A world apart from neighbouring Dubai, Oman is a reminder of a seemingly bygone age. Still mercifully untouched by overdevelopment, it is a potent mix of spectacular natural landscapes and cultural traditions born out of its rich heritage as a key trading post. All of which makes this wealthy sultanate one of the best places in the Gulf to enjoy traditional Arabia.
Oman has only opened itself up to tourism since the 1980s but nevertheless offers those in search of something more than a beach holiday a myriad of activities, among them scuba diving, turtle hatching, fossil hunting, dune-bashing, camel trekking, camping and, of course, sightseeing.
And what sights these travellers will witness! Coastlines dotted with dhow sailing boats. Goats wandering slowly through mudbrick villages which in turn cling to the hillside. Crumbling watchtowers that still stand guard over long-abandoned villages. And the towering wind-blown dunes of the Wahiba Sands where a night camped out under the stars in a traditional Bedouin tent makes for an unforgettable experience.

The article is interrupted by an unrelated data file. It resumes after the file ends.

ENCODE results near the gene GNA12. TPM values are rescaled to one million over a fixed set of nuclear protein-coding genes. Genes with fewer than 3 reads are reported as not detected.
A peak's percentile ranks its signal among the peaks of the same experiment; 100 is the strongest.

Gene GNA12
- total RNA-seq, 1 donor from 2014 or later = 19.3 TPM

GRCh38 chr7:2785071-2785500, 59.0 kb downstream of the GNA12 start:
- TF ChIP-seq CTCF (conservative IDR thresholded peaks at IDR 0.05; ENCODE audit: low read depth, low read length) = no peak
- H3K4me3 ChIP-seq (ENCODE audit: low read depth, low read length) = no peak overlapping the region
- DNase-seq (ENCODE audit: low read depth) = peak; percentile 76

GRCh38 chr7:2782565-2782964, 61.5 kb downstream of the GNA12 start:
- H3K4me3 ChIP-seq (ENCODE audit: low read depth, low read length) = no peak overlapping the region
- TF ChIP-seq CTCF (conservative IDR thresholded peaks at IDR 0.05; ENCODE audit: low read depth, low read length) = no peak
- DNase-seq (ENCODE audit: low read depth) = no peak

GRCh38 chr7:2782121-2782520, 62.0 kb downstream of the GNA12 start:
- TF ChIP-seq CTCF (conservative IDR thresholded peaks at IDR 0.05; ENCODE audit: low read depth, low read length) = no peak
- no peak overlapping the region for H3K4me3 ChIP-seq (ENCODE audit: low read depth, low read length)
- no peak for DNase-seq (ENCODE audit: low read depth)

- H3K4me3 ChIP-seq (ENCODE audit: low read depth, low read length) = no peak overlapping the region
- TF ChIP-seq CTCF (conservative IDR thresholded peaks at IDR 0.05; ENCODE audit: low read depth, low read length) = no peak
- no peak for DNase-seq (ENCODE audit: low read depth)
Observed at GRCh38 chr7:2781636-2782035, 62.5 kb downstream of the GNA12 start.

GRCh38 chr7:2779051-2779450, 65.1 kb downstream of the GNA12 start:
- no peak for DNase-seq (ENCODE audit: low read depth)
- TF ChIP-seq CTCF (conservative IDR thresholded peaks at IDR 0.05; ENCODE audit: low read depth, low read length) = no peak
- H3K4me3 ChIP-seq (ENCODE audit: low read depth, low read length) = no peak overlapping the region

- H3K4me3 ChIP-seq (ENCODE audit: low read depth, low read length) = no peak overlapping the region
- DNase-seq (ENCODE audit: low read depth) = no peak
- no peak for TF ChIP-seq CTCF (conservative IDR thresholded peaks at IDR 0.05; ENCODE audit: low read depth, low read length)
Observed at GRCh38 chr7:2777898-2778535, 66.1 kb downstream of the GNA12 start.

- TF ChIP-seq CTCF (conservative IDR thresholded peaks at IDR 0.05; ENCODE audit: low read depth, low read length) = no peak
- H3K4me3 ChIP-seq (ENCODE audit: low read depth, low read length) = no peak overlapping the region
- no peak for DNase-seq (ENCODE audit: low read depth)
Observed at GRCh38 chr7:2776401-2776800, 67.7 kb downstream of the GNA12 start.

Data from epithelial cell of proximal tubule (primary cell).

This more laidback feel doesn’t mean Oman hasn’t embraced the modern world. In parts of the country the contemporary is very much in evidence, particularly in the hustle and bustle of its sleek, understated capital Muscat (on no account miss the Muttrah Souq, with its maze of colourful stalls, and the Grand Mosque where you will find the world’s second-largest carpet) and its southernmost city Salalah. The lush landscape of the latter is unlike anywhere else in Oman, offering a stark contract to the great inland deserts.
Although Oman is a tolerant Muslim country, visitors should still dress conservatively. Drinking alcohol in public is prohibited, but it is served and sold at the airport, in hotels and in licensed shops.
For all your high-end, bespoke leisure and corporate travel needs to Oman, please contact our Travel Managers on 0203 535 9290 or firstname.lastname@example.org today.
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